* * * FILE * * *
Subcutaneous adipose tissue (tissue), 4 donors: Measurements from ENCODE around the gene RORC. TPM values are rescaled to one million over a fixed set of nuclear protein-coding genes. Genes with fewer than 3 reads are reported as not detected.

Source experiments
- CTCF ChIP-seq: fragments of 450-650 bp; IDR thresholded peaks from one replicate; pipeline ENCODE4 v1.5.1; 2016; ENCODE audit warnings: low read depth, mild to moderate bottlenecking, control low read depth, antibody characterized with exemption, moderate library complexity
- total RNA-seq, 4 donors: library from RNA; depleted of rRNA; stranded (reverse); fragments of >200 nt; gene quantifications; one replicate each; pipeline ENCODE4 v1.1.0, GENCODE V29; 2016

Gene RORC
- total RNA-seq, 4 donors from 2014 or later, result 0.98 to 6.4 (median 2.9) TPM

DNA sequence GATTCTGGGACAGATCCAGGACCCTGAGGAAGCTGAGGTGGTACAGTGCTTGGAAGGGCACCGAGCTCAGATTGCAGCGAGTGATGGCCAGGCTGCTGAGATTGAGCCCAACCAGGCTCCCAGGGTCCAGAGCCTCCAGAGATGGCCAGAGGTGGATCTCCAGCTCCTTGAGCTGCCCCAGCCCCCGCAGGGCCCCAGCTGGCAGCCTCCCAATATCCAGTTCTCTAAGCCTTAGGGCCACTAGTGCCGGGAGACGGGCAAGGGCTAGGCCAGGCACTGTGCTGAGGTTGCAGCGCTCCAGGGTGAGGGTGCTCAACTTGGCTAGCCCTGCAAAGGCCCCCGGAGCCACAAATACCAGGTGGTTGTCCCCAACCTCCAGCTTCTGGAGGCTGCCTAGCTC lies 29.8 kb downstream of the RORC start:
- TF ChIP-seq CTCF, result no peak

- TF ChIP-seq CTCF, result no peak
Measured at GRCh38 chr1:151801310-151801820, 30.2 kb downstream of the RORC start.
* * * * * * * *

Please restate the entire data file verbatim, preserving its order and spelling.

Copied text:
Subcutaneous adipose tissue (tissue), 4 donors: Measurements from ENCODE around the gene RORC. TPM values are rescaled to one million over a fixed set of nuclear protein-coding genes. Genes with fewer than 3 reads are reported as not detected.

Source experiments
- CTCF ChIP-seq: fragments of 450-650 bp; IDR thresholded peaks from one replicate; pipeline ENCODE4 v1.5.1; 2016; ENCODE audit warnings: low read depth, mild to moderate bottlenecking, control low read depth, antibody characterized with exemption, moderate library complexity
- total RNA-seq, 4 donors: library from RNA; depleted of rRNA; stranded (reverse); fragments of >200 nt; gene quantifications; one replicate each; pipeline ENCODE4 v1.1.0, GENCODE V29; 2016

Gene RORC
- total RNA-seq, 4 donors from 2014 or later, result 0.98 to 6.4 (median 2.9) TPM

DNA sequence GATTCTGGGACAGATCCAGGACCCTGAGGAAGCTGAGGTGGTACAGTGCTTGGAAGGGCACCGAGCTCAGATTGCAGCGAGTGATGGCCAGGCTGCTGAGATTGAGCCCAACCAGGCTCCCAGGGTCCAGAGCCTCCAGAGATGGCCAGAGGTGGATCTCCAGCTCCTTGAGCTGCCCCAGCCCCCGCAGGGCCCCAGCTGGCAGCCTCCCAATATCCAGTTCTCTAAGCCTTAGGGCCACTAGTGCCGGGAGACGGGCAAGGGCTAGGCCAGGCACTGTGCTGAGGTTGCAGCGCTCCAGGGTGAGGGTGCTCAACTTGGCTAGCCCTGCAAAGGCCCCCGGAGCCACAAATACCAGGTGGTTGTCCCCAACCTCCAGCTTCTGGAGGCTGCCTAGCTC lies 29.8 kb downstream of the RORC start:
- TF ChIP-seq CTCF, result no peak

- TF ChIP-seq CTCF, result no peak
Measured at GRCh38 chr1:151801310-151801820, 30.2 kb downstream of the RORC start.